The 300-location mark is a pretty big deal in franchising; it’s a milestone that few concepts ever reach. Just 108 franchised brands have grown beyond the 300 mark. It was a nice milestone at Blaze, but when the company ticked over 300 in November 2018, CEO Jim Mizes didn’t spend a long time patting his back.
“I can be guilty of not celebrating where we have been, but really it’s what comes next within the evolution from the blaze pizza menu to get us from 300 to 700 or whatever is next,” said Mizes.
Founders Rick and Elise Wetzel built that growth mindset right in to the brand DNA. So even at 176 percent sales growth and 121 percent location growth from 2015 through 2017, it’s all part of the plan.
“We always said right away, let’s think and act like we’re a one thousand-restaurant organization,” said co-founder Rick Wetzel. “That meant everything we did from day one, from your numbering systems for the store design, everything was built therefore we could easily get to one thousand.”
And in case anyone could get it done, it’s Rick and Elise, the dynamic Southern California duo behind Wetzel’s Pretzels who were both former brand managers at Nestle.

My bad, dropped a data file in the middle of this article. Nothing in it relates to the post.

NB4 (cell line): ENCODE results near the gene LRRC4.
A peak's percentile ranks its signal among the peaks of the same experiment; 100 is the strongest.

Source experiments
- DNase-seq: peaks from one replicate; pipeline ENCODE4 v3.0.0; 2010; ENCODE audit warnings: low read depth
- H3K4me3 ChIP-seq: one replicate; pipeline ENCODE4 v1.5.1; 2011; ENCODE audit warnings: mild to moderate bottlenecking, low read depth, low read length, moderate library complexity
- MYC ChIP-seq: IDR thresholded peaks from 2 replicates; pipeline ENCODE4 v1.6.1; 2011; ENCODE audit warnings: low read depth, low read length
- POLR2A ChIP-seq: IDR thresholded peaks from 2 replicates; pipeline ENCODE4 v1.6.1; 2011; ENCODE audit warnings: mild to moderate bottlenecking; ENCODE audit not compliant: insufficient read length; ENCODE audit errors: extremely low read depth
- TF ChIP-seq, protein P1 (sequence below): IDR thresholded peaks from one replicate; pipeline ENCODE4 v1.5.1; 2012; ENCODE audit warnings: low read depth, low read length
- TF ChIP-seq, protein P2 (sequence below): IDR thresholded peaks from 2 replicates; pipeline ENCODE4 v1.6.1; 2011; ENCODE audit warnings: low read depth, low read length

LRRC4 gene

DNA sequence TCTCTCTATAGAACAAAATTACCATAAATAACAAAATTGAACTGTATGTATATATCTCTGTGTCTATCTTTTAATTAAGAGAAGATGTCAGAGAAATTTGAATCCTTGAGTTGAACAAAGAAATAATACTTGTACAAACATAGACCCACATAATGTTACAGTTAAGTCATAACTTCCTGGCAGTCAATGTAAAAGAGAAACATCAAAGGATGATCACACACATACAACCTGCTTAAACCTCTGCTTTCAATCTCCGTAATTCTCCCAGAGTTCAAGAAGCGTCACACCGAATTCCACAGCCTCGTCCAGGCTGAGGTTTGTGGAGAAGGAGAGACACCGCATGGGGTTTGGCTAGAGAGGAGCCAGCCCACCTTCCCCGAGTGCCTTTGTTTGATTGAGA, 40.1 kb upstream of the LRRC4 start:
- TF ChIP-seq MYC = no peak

Since the story goes, they wanted pizza to get a quick lunch, which just wasn’t available. So that they went to Chipotle instead for a burrito and got a hearty part of inspiration, too.
“Just watching that ordering format, we went, ‘Now which is how you will would get pizza at lunch,’” said Elise. “That was the gaping hole. Literally we left that Chipotle and that i knew. I looked at Rick and said, ‘We’re planning to open blaze aren’t we?’ He stated, ‘Yes our company is.’”
The two have been pondering their next act after selling Wetzel’s Pretzels to some private equity firm in 2007, with Wetzel’s again changing hands in 2016. Though with that cash in the bank and also the knowledge of growing to fsdlws than 300 locations, they knew that they had to visit fast. Rick is definitely the archetypal idea man who simply can’t sit still while the zen-like Elise charts the brand’s north star. They got to work before their burritos had even digested.
“We happened to be qualified to make a run at it, so that we said, ‘Lets go,’” said Rick.
From your first conversation, they designed the company to develop at a rapid clip. “We knew it will be competitive and that we knew it was going to go very, very fast. If anyone was going to own the market, they would have to move quickly and execute extremely, extremely well,” said Rick.
Keeping that growth from becoming a chaotic mess, however, meant an early investment in people, systems, processes and other growth investments well ahead of the actual restaurant count. Mizes, an experienced franchise executive, came on as CEO when there have been just two restaurants. Executive chef Brad Kent was there before the first store opened in 2011, as was the shop design team.